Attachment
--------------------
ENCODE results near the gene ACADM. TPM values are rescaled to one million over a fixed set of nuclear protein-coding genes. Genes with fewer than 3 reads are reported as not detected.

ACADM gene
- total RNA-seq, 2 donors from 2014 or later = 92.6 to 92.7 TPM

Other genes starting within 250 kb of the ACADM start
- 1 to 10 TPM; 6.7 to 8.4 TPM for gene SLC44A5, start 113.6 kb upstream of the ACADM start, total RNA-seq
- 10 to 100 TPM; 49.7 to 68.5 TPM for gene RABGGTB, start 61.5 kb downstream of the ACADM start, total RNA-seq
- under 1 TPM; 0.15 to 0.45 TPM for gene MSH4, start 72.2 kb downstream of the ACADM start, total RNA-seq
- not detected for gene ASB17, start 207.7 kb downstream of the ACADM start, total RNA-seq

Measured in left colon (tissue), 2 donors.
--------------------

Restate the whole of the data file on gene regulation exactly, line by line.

ENCODE results near the gene ACADM. TPM values are rescaled to one million over a fixed set of nuclear protein-coding genes. Genes with fewer than 3 reads are reported as not detected.

ACADM gene
- total RNA-seq, 2 donors from 2014 or later = 92.6 to 92.7 TPM

Other genes starting within 250 kb of the ACADM start
- 1 to 10 TPM; 6.7 to 8.4 TPM for gene SLC44A5, start 113.6 kb upstream of the ACADM start, total RNA-seq
- 10 to 100 TPM; 49.7 to 68.5 TPM for gene RABGGTB, start 61.5 kb downstream of the ACADM start, total RNA-seq
- under 1 TPM; 0.15 to 0.45 TPM for gene MSH4, start 72.2 kb downstream of the ACADM start, total RNA-seq
- not detected for gene ASB17, start 207.7 kb downstream of the ACADM start, total RNA-seq

Measured in left colon (tissue), 2 donors.